This weekend's UFC Fight Night main event between Alexander Gustafsson and Anthony Smith will take place in Stockholm (and will be broadcast on ESPN+) -- but it's also happening in the unmistakable shadow of light heavyweight champion Jon Jones.
Both Gustafsson (18-5) and Smith (31-14) are coming off losses to Jones in championship fights. Gustafsson lost via third-round TKO at UFC 232 in December; Smith fell by unanimous decision three months later at UFC 235. Neither bout was particularly competitive.
There is no shame in losing to Jones, a two-time UFC champion with nine successful title defenses, but what's it like trying to come back from a defeat to perhaps the greatest fighter of all time? And is it hard to keep your eyes on a title when you know it's held by a man who already soundly beat you?
Former UFC champion and 2019 Hall of Fame inductee Rashad Evans knows of this experience firsthand. Evans was a teammate of Jones until 2011, then became his rival and suffered his own lopsided loss to Jones at UFC 145 in 2012. Evans was on his way to a potential rematch in 2014 before tearing his ACL.
Evans provides an inside look at what it's like to lose to Jon Jones and what the aftermath feels like, as told to ESPN's Brett Okamoto.
After I fought Jon, it was a big confidence shaker, honestly. I felt so ready going into that fight and, more importantly, I felt my skill level was the same as his. And then, when I fought him, I could feel that there was another level above me that I had to go. And that was disheartening. It really was.
Over time, it kind of drove me, where I was like, "OK, Jon is the best, and in order for me to compete at that level, I need to up my skill level to that point." But the initial hangover from it was real. And mine was bad, because it was so personal between me and Jon.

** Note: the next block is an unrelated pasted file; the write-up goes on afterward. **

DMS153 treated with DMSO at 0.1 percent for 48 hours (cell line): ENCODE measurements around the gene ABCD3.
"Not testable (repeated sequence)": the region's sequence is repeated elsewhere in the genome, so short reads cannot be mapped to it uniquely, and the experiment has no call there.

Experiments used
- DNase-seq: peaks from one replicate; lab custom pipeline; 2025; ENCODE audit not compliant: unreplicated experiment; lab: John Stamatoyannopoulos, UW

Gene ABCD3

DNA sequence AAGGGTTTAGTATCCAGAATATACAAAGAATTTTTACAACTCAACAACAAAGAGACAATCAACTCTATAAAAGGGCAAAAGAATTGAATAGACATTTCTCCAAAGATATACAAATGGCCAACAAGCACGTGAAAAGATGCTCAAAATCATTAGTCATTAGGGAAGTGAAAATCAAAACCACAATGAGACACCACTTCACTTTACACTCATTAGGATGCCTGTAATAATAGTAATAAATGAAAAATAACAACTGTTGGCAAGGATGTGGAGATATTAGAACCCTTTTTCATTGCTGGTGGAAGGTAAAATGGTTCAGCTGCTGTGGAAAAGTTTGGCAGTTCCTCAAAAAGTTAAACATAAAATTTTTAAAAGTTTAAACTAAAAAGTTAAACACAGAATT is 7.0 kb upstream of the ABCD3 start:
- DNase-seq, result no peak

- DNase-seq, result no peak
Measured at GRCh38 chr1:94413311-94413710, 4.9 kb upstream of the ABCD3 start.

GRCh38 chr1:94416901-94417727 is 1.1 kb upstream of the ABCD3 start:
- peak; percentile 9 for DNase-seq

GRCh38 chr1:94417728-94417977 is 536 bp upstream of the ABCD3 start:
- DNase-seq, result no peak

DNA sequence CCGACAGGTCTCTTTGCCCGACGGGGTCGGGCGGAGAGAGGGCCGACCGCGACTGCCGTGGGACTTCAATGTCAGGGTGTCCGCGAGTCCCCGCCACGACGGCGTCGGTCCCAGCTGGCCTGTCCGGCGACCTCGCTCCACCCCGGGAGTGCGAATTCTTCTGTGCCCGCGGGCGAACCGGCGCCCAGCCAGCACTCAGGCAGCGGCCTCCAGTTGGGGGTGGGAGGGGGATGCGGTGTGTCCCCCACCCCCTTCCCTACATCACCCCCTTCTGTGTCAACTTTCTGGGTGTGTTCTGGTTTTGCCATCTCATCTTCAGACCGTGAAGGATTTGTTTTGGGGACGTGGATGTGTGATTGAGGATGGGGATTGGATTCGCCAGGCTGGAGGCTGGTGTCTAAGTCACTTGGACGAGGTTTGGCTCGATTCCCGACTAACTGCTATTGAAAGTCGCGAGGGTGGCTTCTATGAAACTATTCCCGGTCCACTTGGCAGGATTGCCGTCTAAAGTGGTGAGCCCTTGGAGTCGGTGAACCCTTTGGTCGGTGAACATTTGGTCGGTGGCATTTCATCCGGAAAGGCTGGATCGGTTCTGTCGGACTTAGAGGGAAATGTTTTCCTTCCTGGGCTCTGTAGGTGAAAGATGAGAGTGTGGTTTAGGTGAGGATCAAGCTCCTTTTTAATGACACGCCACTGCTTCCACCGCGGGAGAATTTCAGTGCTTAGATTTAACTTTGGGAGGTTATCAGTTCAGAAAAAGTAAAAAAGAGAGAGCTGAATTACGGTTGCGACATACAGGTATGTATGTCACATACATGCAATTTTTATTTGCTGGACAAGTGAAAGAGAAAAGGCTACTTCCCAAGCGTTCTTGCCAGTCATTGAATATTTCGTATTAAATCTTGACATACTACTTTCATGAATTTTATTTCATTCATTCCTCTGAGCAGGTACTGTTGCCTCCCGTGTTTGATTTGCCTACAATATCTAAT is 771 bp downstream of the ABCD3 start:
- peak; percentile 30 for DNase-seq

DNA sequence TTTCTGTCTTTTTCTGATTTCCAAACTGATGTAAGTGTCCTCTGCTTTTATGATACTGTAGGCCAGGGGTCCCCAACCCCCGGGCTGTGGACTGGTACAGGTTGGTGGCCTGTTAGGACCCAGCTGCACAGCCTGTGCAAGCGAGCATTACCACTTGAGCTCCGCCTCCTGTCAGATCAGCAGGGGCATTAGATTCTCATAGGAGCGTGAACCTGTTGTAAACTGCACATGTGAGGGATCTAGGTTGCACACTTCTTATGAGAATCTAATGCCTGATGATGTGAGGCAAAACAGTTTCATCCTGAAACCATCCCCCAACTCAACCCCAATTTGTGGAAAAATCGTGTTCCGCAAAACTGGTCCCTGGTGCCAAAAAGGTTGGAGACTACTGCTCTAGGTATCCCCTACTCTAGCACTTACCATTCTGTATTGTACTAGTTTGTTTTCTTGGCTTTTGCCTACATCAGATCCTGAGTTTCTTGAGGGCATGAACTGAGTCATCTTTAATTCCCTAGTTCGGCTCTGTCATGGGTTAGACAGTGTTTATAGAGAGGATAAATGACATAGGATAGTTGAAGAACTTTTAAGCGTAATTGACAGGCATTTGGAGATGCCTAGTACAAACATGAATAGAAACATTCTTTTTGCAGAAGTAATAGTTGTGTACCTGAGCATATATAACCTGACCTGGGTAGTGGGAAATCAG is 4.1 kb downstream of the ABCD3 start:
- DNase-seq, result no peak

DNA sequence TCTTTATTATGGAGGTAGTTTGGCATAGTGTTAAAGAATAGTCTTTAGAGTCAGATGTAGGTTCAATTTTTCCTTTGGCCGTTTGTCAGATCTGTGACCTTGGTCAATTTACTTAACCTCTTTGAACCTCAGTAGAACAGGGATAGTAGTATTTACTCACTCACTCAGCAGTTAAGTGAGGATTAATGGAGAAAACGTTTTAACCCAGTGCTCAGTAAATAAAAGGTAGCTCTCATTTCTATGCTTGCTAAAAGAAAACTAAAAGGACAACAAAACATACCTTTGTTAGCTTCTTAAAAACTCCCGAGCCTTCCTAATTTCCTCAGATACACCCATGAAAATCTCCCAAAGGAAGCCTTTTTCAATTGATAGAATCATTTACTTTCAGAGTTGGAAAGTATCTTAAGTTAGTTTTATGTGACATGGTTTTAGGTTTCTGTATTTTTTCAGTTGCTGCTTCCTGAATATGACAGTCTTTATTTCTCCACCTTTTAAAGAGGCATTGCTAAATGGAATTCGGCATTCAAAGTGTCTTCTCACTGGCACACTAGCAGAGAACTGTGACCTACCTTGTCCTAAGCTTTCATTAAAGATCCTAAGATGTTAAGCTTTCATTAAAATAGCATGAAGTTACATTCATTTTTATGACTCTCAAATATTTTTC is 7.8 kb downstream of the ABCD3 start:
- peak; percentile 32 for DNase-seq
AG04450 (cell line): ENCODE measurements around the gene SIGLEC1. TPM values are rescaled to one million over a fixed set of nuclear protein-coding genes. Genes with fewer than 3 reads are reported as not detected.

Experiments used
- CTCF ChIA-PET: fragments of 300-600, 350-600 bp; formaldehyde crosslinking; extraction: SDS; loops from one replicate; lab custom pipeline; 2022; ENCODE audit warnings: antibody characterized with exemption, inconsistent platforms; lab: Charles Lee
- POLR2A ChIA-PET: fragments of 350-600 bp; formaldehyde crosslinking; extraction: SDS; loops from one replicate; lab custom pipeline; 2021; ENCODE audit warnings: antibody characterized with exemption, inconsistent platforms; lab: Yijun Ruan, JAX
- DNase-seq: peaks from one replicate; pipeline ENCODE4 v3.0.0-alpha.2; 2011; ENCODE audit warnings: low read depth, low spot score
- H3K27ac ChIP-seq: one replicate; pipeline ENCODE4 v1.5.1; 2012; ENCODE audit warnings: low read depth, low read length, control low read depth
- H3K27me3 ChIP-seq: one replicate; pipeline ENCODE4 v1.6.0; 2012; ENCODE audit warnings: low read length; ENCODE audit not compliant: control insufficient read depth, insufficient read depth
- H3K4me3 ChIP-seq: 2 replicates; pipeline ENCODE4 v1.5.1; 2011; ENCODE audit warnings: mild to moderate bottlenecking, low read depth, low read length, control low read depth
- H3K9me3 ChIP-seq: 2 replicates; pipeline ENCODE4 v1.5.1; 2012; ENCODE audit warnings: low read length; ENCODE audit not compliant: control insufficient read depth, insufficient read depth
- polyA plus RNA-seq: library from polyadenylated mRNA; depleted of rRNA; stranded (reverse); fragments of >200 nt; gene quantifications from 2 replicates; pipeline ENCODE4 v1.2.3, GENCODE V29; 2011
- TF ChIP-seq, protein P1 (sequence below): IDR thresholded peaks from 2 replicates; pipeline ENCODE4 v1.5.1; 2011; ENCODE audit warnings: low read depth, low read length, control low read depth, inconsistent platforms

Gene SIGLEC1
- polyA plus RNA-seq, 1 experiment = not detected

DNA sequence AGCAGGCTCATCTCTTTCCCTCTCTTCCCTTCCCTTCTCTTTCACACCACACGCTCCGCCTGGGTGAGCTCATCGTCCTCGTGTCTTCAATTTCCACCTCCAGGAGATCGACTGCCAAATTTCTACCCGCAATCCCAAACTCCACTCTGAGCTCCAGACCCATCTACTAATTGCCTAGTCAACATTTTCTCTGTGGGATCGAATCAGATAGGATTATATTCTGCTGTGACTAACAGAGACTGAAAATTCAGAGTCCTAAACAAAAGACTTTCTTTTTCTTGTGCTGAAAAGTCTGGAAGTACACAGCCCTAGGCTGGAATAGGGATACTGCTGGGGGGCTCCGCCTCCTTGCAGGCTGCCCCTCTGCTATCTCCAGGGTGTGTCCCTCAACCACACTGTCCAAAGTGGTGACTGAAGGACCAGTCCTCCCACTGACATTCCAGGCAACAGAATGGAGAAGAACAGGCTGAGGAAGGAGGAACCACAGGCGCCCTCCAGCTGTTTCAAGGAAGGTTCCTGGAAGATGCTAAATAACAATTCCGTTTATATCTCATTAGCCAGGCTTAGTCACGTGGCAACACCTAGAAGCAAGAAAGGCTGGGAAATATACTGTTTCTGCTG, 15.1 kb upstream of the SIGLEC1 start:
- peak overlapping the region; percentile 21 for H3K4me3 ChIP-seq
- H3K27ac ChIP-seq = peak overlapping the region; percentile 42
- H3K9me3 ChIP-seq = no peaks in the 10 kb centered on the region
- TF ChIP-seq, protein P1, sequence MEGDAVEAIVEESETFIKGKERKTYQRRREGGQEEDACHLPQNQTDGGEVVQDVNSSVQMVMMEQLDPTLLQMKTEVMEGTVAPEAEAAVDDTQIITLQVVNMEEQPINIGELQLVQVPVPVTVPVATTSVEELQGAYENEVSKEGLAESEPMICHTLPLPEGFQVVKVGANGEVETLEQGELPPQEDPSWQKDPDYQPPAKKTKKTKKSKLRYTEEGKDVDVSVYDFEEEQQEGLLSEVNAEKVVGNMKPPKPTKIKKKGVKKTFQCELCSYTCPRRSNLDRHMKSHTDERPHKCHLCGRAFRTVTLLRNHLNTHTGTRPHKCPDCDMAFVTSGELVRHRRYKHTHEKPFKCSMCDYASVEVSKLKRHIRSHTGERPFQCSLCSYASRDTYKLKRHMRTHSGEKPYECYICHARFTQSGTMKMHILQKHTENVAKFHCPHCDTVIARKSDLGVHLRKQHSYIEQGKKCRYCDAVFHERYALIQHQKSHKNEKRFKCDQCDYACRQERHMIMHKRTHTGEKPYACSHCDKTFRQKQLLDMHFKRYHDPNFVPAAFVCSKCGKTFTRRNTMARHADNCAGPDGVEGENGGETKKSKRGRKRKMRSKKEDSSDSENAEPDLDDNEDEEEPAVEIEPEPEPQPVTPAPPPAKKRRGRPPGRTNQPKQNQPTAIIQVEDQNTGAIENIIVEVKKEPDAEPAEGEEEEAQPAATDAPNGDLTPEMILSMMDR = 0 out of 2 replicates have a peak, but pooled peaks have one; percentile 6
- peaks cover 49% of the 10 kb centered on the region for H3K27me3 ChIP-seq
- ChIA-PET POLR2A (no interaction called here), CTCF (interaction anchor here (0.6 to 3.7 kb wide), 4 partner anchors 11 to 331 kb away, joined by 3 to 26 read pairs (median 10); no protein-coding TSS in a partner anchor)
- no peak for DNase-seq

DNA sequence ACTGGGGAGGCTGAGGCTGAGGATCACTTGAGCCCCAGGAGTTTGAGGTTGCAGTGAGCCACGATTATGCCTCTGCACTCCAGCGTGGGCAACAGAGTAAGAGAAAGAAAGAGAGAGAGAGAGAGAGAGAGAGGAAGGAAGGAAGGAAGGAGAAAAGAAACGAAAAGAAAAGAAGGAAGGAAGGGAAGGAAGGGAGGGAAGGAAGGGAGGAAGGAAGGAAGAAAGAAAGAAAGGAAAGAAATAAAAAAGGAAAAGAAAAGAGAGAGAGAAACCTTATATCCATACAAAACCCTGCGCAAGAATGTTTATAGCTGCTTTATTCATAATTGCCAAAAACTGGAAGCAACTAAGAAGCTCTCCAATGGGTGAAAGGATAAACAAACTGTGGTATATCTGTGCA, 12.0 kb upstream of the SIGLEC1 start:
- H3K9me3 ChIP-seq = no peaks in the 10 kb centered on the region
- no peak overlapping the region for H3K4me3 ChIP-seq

I definitely questioned if I was capable of beating him. When you realize you're not on the same skill level as someone else, that messes with you, especially if you went into the fight feeling invincible. You're kind of left at square one, like, "I can't beat Jon. He just beat me in a landslide. How am I going to raise my skills so that I'm also head and shoulders above the rest of the competition?"
"When you realize you're not on the same skill level as someone else, that messes with you, especially if you went into the fight feeling invincible." Rashad Evans
I had to get myself to a place where I was motivated to actually fight Jon again. That's the hardest part, and it's important. Right after the fight, you feel like you've climbed the mountain, dealt with the politics of it, campaigned for it -- then you get your ass whupped and you have to find a way to want to do it all over again. It took me a few fights to get back to really wanting him again. Probably not until I fought Chael Sonnen three fights later, [when] I felt I overcame that mental angle.
That first fight right after Jon [a decision loss to Antonio Rogerio Nogueira], I felt I had paralysis by analysis, because I was just thinking too much inside the cage. I had opportunities to take Lil Nog down and really work my game, but I was very apprehensive -- and that came from the fact I was hesitant after Jon.
The other challenge is that you feed off the energy of a big fight. It makes training camp easier when you have that big fight you're training for, and everyone is asking about it: "Oh, you got that big fight." It's easier to put in the extra time. When you go from that to "What does this fight even mean for your career?" it eats at you. You start to even ask yourself, "Yeah, what does this even mean?"
I would think it's easier for Alexander Gustafsson to recover and get back on the winning path, because he's already lost to Jon before [in their first meeting, in 2013]. He's already been on that wave of hearing all the hype, seeing it in there and losing. If you've been through that, you learn how to deal with it from an emotional standpoint. Anthony Smith is feeling that right now. And he was coming off a hot year. He's got to prove something now, because I know he's probably thinking to himself, "I got more than a good year in me."
"That first fight right after Jon, I felt I had paralysis by analysis, because I was just thinking too much inside the cage." Rashad Evans
It's a little bit of a consolation to know you lost to someone that everyone loses to. And it's definitely a consolation if you go the distance. I'm sure people are patting Smith on the back and saying, "At least you went the distance," and that's true. He didn't have the performance he wanted, but he did show he has heart and durability. But you've got to worry when you take a beating in a one-sided fight like that, because it does cause you to have red lights in your next fight, because you're overanalyzing. That trauma is real.